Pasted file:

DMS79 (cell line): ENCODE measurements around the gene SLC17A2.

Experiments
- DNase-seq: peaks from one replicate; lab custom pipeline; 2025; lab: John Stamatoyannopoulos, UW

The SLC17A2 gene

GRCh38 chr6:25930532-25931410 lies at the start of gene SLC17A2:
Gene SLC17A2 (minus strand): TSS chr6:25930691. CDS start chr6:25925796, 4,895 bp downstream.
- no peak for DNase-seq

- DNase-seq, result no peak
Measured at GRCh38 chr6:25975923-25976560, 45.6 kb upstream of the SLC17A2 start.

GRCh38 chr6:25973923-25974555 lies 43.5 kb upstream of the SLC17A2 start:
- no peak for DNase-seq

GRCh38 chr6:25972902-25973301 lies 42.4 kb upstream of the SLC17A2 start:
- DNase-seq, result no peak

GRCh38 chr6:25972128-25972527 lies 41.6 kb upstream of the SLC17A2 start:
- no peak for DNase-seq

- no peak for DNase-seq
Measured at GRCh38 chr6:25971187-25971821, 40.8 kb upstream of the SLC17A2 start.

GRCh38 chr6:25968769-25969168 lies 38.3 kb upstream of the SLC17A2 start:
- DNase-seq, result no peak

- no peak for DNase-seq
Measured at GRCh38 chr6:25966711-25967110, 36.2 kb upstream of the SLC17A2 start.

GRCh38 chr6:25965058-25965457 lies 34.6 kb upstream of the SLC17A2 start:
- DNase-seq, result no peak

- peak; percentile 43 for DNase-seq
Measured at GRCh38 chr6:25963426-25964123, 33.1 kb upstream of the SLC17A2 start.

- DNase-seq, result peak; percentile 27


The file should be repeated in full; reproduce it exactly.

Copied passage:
DMS79 (cell line): ENCODE measurements around the gene SLC17A2.

Experiments
- DNase-seq: peaks from one replicate; lab custom pipeline; 2025; lab: John Stamatoyannopoulos, UW

The SLC17A2 gene

GRCh38 chr6:25930532-25931410 lies at the start of gene SLC17A2:
Gene SLC17A2 (minus strand): TSS chr6:25930691. CDS start chr6:25925796, 4,895 bp downstream.
- no peak for DNase-seq

- DNase-seq, result no peak
Measured at GRCh38 chr6:25975923-25976560, 45.6 kb upstream of the SLC17A2 start.

GRCh38 chr6:25973923-25974555 lies 43.5 kb upstream of the SLC17A2 start:
- no peak for DNase-seq

GRCh38 chr6:25972902-25973301 lies 42.4 kb upstream of the SLC17A2 start:
- DNase-seq, result no peak

GRCh38 chr6:25972128-25972527 lies 41.6 kb upstream of the SLC17A2 start:
- no peak for DNase-seq

- no peak for DNase-seq
Measured at GRCh38 chr6:25971187-25971821, 40.8 kb upstream of the SLC17A2 start.

GRCh38 chr6:25968769-25969168 lies 38.3 kb upstream of the SLC17A2 start:
- DNase-seq, result no peak

- no peak for DNase-seq
Measured at GRCh38 chr6:25966711-25967110, 36.2 kb upstream of the SLC17A2 start.

GRCh38 chr6:25965058-25965457 lies 34.6 kb upstream of the SLC17A2 start:
- DNase-seq, result no peak

- peak; percentile 43 for DNase-seq
Measured at GRCh38 chr6:25963426-25964123, 33.1 kb upstream of the SLC17A2 start.

- DNase-seq, result peak; percentile 27